Sita, the Sacred Mother

Sita, the Sacred Mother

South Africa joins the comity of nations in celebrating the International Mother’s Day on the ensuing 11th May. A Happy Mother’s day to everyone! Last Tuesday at our Glen Anil Main centre we handed over gift packets to a group of mothers from Greenbury Project. 

Today is Sita Jayanti. The Hindu culture has iconic mothers in plenty, but there was never “another” like mother Sita, in the words of Swami Vivekananda. She was found when King-sage Janaka furrowed the land for cultivation. She is the Divine Mother Mahalakshmi incarnate on the earth.  Four quotes from Swami Vivekananda’s Complete Works:

The Miracle Medicine
It is not without any reason that our sages in the past had described this ‘samsaara‘ – the cycle of birth and death – as immensely vast as (bhava saagaram) the ocean. They have even detailed in the most frightful terms how difficult it is to cross over this ocean. When you are almost on the verge of losing hope some other saint compares this samsaara with a mere river. But not an ordinary river, forsooth. He calls it ‘rana-nadi‘ – a ‘battle-river’ – whose waters are infested with terrible crocodiles and alligators all living in its forceful current that produces strong whirlpools! And lo! just imagine how dangerous it would be to attempt to cross such a river not to speak of the ocean! How many of us have in real life have even thought of attempting to cross such river or ocean?
Tulsidas, of course in his saintly way makes samsaara a little less fearful. He calls it a disease. If that can be wisely diagnosed, it can be well treated too. This brings us some kind of relief in knowing that my disease is curable and the condition is that I should take proper medicine. Does taking medicines indeed bring about the cure of the disease? Not necessarily! We have experienced in our lives that many a time the medicines not only fail to have any curative effect but to our chagrin add some disturbing side-effects.
Screen Shot 2014-05-03 at 10.32.12 PMIf samsaara is a disease, then is there any medicine? Yes, there is, declares Tulsidas.  While expressing the greatness of the life of Mother Sita he considers her life story as nothing but a ‘medicine’ for the ‘worldly disease’. No one likes to take medicines as the chemical compositions generally make them bitter in taste. But this medicine, he adds, is exceedingly sweet. Normally after taking medicine one requires plain water to clear the throat. Here of course the very nectar is itself given! So Tulsidas opines that those that drink nectar of Sri Rama’s name, are indeed ever blessed! Yes, the story of Sita is a miracle medicine.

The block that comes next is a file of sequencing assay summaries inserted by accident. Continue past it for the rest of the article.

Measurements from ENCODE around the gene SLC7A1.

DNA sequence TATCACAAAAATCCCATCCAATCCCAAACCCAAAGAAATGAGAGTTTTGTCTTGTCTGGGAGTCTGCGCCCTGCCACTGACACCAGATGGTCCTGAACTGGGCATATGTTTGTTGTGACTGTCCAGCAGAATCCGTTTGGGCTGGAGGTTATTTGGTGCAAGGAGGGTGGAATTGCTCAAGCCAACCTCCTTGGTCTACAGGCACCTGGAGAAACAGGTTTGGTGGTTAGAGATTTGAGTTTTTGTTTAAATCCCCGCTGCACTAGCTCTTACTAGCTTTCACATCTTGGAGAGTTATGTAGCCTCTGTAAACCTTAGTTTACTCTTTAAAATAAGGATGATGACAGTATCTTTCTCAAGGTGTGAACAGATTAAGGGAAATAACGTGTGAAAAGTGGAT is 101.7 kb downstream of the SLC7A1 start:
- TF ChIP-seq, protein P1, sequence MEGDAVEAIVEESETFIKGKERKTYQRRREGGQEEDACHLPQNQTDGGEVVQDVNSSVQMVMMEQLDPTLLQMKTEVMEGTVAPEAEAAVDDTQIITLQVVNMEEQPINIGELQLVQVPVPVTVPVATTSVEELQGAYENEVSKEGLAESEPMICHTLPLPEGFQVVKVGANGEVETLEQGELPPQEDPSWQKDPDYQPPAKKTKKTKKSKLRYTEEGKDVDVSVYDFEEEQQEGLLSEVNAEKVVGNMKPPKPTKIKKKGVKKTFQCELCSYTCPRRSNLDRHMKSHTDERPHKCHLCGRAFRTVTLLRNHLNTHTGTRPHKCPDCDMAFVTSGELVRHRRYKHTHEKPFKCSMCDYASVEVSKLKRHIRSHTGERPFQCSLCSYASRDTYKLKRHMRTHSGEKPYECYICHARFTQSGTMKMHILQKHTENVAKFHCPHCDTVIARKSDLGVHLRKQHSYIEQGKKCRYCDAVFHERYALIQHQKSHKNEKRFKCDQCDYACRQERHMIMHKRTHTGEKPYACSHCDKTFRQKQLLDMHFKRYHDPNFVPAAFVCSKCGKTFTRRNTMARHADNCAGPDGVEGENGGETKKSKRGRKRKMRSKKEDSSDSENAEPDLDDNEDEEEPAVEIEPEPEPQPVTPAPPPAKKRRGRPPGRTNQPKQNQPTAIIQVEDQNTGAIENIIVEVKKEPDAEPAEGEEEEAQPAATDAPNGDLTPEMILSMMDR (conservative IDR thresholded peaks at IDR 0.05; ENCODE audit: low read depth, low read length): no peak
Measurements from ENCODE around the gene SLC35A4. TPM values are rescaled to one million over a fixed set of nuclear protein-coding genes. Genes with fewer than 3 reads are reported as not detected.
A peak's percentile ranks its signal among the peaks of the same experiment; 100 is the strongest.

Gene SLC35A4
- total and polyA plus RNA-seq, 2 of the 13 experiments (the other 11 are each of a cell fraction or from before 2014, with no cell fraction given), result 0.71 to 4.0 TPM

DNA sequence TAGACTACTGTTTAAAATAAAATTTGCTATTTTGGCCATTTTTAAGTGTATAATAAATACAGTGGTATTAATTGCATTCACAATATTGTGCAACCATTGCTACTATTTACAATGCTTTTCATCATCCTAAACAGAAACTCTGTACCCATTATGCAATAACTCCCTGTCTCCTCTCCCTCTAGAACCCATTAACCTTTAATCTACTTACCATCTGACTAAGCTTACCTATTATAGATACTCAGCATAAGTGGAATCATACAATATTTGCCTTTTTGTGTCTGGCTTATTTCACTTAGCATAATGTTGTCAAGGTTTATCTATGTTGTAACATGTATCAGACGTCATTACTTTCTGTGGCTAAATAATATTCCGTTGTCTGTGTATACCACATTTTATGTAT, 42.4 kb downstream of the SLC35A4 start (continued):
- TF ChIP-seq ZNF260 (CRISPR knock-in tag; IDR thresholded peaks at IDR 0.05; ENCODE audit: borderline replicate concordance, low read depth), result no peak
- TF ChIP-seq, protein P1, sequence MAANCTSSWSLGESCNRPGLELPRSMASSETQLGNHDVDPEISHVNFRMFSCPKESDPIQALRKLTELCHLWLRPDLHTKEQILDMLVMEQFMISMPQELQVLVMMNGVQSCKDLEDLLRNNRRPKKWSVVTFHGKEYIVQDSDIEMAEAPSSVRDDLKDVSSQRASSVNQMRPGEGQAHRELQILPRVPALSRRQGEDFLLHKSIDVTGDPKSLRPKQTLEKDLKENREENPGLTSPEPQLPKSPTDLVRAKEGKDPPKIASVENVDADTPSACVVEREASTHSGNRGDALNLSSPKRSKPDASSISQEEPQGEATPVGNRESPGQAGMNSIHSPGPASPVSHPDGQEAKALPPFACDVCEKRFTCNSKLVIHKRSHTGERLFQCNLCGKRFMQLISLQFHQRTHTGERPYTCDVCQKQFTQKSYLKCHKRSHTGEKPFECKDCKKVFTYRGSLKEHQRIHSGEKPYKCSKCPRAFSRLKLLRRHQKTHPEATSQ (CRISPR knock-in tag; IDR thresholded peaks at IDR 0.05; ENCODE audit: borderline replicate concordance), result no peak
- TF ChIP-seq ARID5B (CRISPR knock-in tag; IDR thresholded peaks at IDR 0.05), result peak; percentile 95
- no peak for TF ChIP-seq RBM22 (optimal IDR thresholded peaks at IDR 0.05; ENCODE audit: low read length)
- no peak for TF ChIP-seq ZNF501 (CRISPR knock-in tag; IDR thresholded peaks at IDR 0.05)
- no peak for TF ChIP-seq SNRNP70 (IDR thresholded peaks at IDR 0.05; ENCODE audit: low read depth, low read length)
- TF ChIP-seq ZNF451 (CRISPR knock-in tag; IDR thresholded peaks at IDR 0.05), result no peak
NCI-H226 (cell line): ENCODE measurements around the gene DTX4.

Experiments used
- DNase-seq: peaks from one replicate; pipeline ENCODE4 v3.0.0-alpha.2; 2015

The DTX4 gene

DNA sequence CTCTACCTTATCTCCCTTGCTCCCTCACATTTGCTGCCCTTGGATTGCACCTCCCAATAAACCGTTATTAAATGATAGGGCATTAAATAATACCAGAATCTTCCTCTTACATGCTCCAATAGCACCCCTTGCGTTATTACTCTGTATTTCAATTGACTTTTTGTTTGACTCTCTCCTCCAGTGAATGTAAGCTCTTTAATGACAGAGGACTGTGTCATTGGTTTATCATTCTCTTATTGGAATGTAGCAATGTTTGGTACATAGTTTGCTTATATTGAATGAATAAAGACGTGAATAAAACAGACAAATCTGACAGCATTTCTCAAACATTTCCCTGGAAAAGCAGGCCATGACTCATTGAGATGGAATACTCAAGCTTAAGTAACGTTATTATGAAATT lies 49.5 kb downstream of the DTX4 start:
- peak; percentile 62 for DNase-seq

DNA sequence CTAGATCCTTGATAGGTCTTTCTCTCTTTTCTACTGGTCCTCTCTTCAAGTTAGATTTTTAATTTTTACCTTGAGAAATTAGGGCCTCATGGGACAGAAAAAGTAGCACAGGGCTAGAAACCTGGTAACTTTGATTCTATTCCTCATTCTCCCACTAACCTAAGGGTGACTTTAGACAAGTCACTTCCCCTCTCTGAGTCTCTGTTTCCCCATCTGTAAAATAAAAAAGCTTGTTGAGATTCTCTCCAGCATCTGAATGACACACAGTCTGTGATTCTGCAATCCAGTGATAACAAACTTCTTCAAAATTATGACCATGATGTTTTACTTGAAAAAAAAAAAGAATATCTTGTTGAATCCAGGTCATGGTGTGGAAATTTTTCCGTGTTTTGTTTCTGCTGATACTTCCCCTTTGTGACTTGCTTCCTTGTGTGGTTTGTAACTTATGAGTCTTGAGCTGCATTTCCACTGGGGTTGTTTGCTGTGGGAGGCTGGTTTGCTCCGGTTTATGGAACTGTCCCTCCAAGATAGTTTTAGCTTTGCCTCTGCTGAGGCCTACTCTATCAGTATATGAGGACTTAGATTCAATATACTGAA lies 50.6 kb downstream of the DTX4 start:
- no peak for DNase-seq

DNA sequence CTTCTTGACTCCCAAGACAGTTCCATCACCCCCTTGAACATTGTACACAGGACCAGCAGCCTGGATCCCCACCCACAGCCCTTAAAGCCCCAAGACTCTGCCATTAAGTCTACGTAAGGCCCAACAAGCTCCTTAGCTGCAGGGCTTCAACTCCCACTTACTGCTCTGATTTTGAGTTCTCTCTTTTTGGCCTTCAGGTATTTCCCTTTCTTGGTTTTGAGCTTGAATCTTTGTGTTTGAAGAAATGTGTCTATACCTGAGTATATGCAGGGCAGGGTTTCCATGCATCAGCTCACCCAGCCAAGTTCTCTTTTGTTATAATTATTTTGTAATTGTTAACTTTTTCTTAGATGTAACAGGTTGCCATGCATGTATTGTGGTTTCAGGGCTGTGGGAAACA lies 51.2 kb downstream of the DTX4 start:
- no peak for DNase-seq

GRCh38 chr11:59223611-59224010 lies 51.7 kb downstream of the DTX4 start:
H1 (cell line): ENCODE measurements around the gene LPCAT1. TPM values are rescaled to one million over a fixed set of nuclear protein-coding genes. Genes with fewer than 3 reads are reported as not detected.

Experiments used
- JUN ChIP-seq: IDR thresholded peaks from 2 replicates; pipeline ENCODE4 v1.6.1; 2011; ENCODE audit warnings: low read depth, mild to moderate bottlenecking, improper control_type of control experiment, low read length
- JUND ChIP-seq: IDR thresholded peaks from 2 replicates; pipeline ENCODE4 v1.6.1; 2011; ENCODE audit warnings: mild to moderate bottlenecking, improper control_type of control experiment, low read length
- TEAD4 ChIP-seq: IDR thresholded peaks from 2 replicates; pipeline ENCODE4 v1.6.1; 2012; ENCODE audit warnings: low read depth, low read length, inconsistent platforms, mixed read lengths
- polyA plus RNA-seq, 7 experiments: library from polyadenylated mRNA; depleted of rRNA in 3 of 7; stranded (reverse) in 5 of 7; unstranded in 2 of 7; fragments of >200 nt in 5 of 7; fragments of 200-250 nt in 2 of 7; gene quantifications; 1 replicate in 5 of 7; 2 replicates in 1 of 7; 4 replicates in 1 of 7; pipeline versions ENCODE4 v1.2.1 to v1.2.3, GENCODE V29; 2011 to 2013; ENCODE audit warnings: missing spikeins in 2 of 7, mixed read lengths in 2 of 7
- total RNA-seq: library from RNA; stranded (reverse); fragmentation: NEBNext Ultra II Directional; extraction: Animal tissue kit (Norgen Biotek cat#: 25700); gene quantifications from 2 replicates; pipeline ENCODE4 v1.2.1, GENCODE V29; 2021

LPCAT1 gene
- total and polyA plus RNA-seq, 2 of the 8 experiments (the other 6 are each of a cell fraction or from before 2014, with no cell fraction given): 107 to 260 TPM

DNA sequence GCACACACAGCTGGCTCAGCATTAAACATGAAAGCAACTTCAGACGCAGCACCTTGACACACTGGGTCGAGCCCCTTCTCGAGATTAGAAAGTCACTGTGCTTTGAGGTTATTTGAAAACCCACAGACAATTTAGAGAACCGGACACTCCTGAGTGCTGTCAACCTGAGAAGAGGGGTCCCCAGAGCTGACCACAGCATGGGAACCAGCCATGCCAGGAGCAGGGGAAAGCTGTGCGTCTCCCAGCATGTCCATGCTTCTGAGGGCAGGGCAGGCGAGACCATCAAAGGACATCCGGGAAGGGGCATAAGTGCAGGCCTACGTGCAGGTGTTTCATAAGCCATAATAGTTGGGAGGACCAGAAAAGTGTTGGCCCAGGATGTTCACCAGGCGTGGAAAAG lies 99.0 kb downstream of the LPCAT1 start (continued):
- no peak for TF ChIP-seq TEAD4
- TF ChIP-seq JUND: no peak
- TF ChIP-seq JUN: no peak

Sita in Sundarakandam
The holy book Ramayana is divided into seven kaandams. The fifth division called Sundarakaandam has gained much popularity among the devout Ramabhaktas. I do remember once when I was young, my mother was advised to recite Sundarakaandam verses with love for 41 days to ward off certain evil effects in the family. She gained such an unshakeable conviction about the marvel of this scripture that all problems got resolved within that period of paaraayanam.
What does Sundarakaandam teach? It speaks about in large measure the valour of Sri Hanumanji who undertook the work of Sri Rama in searching for and finding Mother Sita. Scholars of Ramayana say confidently that Sundarakaandam is all about Sri Hanumanji. Though I am not a scholar in Ramayana, purely from the point of view of a devotional angle I offer my two cents: I prefer to look at this way viz., that Sundarakaandam is all about Mother Sita.
Screen Shot 2013-11-11 at 10.22.51 AMWhenever I had the opportunity to read this scripture (of course I didn’t read it for 41 days like my mother!) my mind was thrilled no doubt at Sri Hanumanji’s heroic sports. A great veneration swelled up in my heart that made me to remember him as an ideal for my monastic life. But more than that what was fascinating to me in this magnum epic – especially in Sundarakaandam – was the character depiction of Mother Sita. Swami Vivekananda was in awe of Mother Sita and exclaimed, “What to speak of Sita? You may exhaust the literature of the world that is past, and I may assure that you will have to exhaust the literature of the world of the future, before finding another.” I find her simply unique. In another place Swamiji says, “… the character was depicted once and for all. There may have been several Ramas, perhaps, but never more than one Sita.”
– Her dealing with King Ravana was indeed so majestic; in spite of his great offering of material temptations, she nonchalantly turned down his advances.
– Her interaction with her demoness guards especially with Trijata has no comparison; the care and concern for Trijata‘s welfare even though she had been appointed to spy over her, singularly exhibiting her divine compassion.